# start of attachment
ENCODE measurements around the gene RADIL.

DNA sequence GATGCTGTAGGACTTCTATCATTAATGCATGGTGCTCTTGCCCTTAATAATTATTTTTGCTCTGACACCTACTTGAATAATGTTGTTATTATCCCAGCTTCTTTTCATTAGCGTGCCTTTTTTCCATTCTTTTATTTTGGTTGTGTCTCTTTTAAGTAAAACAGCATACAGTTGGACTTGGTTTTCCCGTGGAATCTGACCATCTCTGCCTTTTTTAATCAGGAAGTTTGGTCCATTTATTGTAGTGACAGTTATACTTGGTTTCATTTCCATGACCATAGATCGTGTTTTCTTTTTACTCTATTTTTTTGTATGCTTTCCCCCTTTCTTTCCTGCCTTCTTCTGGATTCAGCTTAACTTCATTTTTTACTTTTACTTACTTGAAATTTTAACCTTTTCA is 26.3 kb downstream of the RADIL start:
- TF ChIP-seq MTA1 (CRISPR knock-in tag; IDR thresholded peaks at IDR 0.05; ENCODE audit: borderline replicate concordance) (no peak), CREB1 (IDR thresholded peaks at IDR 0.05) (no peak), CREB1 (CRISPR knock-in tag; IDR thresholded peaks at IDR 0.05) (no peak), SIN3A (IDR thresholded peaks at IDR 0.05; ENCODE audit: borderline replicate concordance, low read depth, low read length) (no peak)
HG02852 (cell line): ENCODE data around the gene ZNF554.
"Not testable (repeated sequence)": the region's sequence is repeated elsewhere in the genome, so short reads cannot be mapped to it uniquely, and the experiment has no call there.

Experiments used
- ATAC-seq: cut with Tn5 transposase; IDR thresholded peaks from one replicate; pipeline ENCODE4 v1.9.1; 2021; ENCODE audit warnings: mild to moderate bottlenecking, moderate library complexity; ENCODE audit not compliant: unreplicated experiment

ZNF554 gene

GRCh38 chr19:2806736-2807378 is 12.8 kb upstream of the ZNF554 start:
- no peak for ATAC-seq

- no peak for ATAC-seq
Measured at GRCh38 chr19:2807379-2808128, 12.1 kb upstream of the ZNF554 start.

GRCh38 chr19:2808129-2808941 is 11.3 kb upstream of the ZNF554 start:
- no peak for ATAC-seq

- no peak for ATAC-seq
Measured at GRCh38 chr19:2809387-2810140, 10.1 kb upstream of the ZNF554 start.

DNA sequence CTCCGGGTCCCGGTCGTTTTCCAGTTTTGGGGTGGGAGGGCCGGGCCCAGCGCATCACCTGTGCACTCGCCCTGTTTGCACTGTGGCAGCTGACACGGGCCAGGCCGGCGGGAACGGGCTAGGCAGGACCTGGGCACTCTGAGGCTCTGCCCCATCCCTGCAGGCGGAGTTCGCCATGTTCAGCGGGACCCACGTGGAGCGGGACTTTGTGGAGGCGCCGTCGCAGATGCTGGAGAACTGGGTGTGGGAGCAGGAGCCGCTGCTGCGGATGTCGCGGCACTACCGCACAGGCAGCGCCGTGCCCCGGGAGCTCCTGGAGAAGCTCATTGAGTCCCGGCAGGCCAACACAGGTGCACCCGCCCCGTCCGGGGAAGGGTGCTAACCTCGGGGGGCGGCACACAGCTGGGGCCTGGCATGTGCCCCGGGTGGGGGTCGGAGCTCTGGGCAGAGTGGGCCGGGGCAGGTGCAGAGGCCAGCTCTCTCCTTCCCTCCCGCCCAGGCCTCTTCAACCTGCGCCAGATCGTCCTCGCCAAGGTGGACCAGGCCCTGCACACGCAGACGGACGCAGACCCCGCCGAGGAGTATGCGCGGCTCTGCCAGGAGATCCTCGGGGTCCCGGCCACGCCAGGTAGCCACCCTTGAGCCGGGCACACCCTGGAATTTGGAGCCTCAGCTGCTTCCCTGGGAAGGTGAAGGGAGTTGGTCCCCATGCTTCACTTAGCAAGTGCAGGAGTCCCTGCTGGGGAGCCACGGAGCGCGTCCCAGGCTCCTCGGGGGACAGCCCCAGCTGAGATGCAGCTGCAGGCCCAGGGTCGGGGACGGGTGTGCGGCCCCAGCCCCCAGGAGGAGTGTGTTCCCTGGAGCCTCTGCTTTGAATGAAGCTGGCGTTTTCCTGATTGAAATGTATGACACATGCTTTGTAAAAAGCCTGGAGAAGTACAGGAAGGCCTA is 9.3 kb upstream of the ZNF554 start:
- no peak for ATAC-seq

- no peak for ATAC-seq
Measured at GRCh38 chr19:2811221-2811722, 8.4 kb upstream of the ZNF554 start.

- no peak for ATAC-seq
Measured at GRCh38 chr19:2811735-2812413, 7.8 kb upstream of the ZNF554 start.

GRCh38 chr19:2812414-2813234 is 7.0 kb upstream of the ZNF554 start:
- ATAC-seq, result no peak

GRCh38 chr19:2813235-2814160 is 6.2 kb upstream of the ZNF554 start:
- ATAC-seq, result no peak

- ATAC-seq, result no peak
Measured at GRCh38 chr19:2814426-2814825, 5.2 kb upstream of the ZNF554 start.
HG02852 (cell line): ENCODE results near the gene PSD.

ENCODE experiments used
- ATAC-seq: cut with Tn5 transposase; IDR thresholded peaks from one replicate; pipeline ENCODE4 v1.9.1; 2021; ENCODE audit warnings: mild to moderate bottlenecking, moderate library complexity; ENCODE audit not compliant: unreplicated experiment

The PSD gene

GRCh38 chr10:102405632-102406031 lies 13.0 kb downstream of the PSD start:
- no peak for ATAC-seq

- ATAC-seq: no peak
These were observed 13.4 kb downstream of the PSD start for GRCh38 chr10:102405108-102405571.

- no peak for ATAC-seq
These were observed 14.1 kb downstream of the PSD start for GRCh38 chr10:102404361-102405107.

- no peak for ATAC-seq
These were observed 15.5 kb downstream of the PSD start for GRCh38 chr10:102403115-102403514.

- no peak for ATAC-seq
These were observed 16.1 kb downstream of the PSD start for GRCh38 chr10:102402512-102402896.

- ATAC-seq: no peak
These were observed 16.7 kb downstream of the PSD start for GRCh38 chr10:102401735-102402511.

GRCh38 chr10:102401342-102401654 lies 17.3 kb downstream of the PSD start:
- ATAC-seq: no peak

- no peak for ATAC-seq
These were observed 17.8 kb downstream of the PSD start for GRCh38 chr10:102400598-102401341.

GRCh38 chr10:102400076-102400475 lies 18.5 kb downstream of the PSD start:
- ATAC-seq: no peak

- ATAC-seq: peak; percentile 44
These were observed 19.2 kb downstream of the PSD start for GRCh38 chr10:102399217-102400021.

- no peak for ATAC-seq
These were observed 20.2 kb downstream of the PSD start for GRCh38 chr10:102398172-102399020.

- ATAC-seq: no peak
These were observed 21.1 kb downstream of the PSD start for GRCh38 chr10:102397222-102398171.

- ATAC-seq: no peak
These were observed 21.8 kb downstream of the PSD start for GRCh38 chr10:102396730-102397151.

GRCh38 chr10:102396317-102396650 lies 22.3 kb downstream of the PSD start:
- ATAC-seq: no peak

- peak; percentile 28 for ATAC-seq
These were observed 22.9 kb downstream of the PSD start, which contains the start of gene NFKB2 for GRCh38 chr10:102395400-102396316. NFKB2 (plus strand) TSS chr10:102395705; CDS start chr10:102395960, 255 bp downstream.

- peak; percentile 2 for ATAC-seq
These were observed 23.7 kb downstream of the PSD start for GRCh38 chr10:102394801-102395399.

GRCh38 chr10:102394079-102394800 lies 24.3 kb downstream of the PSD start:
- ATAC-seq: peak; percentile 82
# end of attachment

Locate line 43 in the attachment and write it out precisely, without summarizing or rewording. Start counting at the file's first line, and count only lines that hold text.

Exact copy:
- ATAC-seq: no peak